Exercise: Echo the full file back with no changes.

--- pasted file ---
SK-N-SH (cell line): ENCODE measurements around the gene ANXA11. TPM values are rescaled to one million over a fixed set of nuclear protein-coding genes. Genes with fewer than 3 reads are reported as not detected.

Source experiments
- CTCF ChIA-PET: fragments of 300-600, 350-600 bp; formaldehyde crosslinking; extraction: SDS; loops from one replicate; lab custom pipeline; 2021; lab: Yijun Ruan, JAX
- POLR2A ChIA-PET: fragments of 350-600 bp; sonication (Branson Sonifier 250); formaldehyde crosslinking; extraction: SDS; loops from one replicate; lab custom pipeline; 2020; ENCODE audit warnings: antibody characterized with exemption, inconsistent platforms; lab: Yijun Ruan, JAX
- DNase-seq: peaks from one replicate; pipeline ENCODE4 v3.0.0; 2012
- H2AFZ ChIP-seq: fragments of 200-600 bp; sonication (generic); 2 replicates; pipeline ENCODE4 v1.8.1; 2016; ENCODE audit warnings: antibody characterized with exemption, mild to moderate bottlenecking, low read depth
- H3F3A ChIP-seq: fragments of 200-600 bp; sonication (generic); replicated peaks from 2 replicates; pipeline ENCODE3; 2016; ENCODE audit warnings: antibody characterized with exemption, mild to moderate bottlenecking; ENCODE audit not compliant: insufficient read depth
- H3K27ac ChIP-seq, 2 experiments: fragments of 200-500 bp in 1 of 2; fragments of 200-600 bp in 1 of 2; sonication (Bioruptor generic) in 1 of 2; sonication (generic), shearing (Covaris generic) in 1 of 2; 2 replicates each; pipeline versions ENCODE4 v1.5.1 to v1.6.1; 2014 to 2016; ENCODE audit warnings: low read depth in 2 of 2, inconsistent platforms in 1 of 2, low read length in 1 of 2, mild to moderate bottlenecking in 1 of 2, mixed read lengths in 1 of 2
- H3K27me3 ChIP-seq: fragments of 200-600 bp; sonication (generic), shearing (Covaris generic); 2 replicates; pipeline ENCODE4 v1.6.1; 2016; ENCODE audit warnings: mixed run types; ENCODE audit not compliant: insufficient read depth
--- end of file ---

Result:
SK-N-SH (cell line): ENCODE measurements around the gene ANXA11. TPM values are rescaled to one million over a fixed set of nuclear protein-coding genes. Genes with fewer than 3 reads are reported as not detected.

Source experiments
- CTCF ChIA-PET: fragments of 300-600, 350-600 bp; formaldehyde crosslinking; extraction: SDS; loops from one replicate; lab custom pipeline; 2021; lab: Yijun Ruan, JAX
- POLR2A ChIA-PET: fragments of 350-600 bp; sonication (Branson Sonifier 250); formaldehyde crosslinking; extraction: SDS; loops from one replicate; lab custom pipeline; 2020; ENCODE audit warnings: antibody characterized with exemption, inconsistent platforms; lab: Yijun Ruan, JAX
- DNase-seq: peaks from one replicate; pipeline ENCODE4 v3.0.0; 2012
- H2AFZ ChIP-seq: fragments of 200-600 bp; sonication (generic); 2 replicates; pipeline ENCODE4 v1.8.1; 2016; ENCODE audit warnings: antibody characterized with exemption, mild to moderate bottlenecking, low read depth
- H3F3A ChIP-seq: fragments of 200-600 bp; sonication (generic); replicated peaks from 2 replicates; pipeline ENCODE3; 2016; ENCODE audit warnings: antibody characterized with exemption, mild to moderate bottlenecking; ENCODE audit not compliant: insufficient read depth
- H3K27ac ChIP-seq, 2 experiments: fragments of 200-500 bp in 1 of 2; fragments of 200-600 bp in 1 of 2; sonication (Bioruptor generic) in 1 of 2; sonication (generic), shearing (Covaris generic) in 1 of 2; 2 replicates each; pipeline versions ENCODE4 v1.5.1 to v1.6.1; 2014 to 2016; ENCODE audit warnings: low read depth in 2 of 2, inconsistent platforms in 1 of 2, low read length in 1 of 2, mild to moderate bottlenecking in 1 of 2, mixed read lengths in 1 of 2
- H3K27me3 ChIP-seq: fragments of 200-600 bp; sonication (generic), shearing (Covaris generic); 2 replicates; pipeline ENCODE4 v1.6.1; 2016; ENCODE audit warnings: mixed run types; ENCODE audit not compliant: insufficient read depth